Garment, who had been ill, died Saturday at his Manhattan home, his wife, Suzanne Garment, said Monday.
Garment and Nixon met when Nixon joined the law firm where Garment was a partner in 1963. The two men became close, and Garment went to work in the Nixon White House, serving on a number of projects and becoming White House counsel.
The Watergate scandal developed from a break-in at Democratic National Committee offices at the Watergate complex in Washington, D.C., in 1972, and the Nixon administration's subsequent efforts to cover up its involvement in it.
As Watergate unfolded, Garment encouraged Nixon not to destroy tapes of his conversations that came from a recording system Nixon had installed in the White House. The conversations involved Nixon and various officials and staff members in the White House.
When the Watergate scandal broke and the system came to light, prosecutors demanded the tapes to know what Nixon had said. The tapes played a major role in the erosion of Nixon's public support and led to his resignation as Congress considered impeachment.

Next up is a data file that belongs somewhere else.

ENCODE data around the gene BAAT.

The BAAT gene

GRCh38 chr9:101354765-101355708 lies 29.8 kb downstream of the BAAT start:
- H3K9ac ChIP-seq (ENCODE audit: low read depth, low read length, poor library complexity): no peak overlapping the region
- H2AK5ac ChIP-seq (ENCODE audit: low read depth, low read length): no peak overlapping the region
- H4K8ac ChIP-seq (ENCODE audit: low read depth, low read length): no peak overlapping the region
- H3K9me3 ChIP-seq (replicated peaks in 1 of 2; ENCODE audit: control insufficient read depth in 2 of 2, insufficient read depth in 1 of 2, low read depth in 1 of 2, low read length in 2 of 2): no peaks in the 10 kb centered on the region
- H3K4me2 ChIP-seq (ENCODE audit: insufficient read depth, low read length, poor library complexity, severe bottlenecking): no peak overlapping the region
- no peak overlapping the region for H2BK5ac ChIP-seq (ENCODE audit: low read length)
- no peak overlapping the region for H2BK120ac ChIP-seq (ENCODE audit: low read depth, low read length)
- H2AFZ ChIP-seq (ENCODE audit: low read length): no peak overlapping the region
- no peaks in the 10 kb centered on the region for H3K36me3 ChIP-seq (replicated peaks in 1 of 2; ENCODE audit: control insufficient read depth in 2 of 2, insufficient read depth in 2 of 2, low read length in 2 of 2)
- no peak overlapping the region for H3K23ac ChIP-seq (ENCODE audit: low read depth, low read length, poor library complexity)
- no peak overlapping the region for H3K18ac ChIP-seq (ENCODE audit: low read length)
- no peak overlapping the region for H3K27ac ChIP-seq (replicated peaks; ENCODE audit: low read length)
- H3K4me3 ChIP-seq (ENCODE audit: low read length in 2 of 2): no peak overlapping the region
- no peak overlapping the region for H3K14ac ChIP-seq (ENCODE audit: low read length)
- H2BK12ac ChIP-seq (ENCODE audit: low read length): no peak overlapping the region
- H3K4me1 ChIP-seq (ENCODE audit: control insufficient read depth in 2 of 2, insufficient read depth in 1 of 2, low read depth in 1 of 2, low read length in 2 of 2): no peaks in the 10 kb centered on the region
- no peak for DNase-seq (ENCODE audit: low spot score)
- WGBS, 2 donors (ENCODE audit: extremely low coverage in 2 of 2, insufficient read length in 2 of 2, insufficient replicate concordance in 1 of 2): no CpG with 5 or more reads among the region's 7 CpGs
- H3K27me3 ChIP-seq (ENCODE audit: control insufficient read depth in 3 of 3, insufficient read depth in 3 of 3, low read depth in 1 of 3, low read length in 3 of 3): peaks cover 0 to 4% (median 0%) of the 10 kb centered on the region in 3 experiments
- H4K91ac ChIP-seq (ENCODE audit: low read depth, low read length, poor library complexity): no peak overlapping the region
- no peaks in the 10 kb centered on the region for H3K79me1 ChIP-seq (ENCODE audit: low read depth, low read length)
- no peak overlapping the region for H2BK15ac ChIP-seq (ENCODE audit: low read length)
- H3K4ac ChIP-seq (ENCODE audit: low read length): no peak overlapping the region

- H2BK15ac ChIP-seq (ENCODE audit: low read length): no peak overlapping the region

Garment left the White House in 1973 before Nixon's resignation and became a high-profile Washington lawyer. His clients included televangelist Oral Roberts and financier Marc Rich.
Garment was born in Brooklyn, New York, in May 1924, the son of a Lithuanian immigrant father and a Polish immigrant mother. He went to Brooklyn College and later to Brooklyn Law School.
An avid musician, he played the clarinet and the saxophone and even performed in musical gigs in various bands. That love of music would follow him throughout his life, and he was among the founders of the National Jazz Museum in Harlem. He later served as its chairman.
Besides his wife, he is survived by his daughter, Dr. Ann Garment, and his brother, Martin Garment.
Garment's first wife died in 1977. Another daughter died in 2011, and his son died in 2012. He and Suzanne Garment married in 1980.